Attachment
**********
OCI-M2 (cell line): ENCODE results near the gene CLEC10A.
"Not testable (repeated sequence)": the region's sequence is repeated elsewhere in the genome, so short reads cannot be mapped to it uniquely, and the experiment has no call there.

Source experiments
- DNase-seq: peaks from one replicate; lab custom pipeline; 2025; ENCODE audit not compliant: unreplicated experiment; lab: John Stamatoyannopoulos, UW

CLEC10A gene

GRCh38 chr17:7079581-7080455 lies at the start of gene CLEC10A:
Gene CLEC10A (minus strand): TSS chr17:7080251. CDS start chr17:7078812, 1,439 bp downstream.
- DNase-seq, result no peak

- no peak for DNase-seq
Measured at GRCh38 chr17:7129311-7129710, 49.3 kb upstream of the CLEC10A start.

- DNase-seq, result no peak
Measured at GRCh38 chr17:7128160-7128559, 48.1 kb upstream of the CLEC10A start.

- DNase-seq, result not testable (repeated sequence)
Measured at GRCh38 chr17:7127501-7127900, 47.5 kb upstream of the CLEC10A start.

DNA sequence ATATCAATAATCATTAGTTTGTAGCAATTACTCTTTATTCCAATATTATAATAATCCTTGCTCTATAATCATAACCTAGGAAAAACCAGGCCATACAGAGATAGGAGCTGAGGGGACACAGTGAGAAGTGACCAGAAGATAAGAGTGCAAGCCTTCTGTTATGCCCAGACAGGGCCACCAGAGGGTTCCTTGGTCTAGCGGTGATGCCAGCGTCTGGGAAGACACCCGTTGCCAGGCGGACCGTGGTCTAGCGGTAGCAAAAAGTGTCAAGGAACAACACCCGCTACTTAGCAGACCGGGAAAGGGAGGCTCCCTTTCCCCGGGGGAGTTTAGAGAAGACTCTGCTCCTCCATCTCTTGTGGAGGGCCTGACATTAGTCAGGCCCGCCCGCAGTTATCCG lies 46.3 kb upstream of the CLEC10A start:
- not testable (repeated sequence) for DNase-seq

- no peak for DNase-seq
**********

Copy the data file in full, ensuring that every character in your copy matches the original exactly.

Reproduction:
OCI-M2 (cell line): ENCODE results near the gene CLEC10A.
"Not testable (repeated sequence)": the region's sequence is repeated elsewhere in the genome, so short reads cannot be mapped to it uniquely, and the experiment has no call there.

Source experiments
- DNase-seq: peaks from one replicate; lab custom pipeline; 2025; ENCODE audit not compliant: unreplicated experiment; lab: John Stamatoyannopoulos, UW

CLEC10A gene

GRCh38 chr17:7079581-7080455 lies at the start of gene CLEC10A:
Gene CLEC10A (minus strand): TSS chr17:7080251. CDS start chr17:7078812, 1,439 bp downstream.
- DNase-seq, result no peak

- no peak for DNase-seq
Measured at GRCh38 chr17:7129311-7129710, 49.3 kb upstream of the CLEC10A start.

- DNase-seq, result no peak
Measured at GRCh38 chr17:7128160-7128559, 48.1 kb upstream of the CLEC10A start.

- DNase-seq, result not testable (repeated sequence)
Measured at GRCh38 chr17:7127501-7127900, 47.5 kb upstream of the CLEC10A start.

DNA sequence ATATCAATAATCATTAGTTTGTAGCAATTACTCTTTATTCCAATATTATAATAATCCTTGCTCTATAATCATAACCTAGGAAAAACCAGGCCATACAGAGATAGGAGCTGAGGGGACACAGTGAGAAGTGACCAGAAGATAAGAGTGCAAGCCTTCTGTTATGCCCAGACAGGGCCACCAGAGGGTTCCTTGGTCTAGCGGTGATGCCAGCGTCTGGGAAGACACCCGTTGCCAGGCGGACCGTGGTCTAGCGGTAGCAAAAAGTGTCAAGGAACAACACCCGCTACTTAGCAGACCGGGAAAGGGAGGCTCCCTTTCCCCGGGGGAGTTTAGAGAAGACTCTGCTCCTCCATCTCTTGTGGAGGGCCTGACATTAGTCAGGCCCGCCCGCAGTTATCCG lies 46.3 kb upstream of the CLEC10A start:
- not testable (repeated sequence) for DNase-seq

- no peak for DNase-seq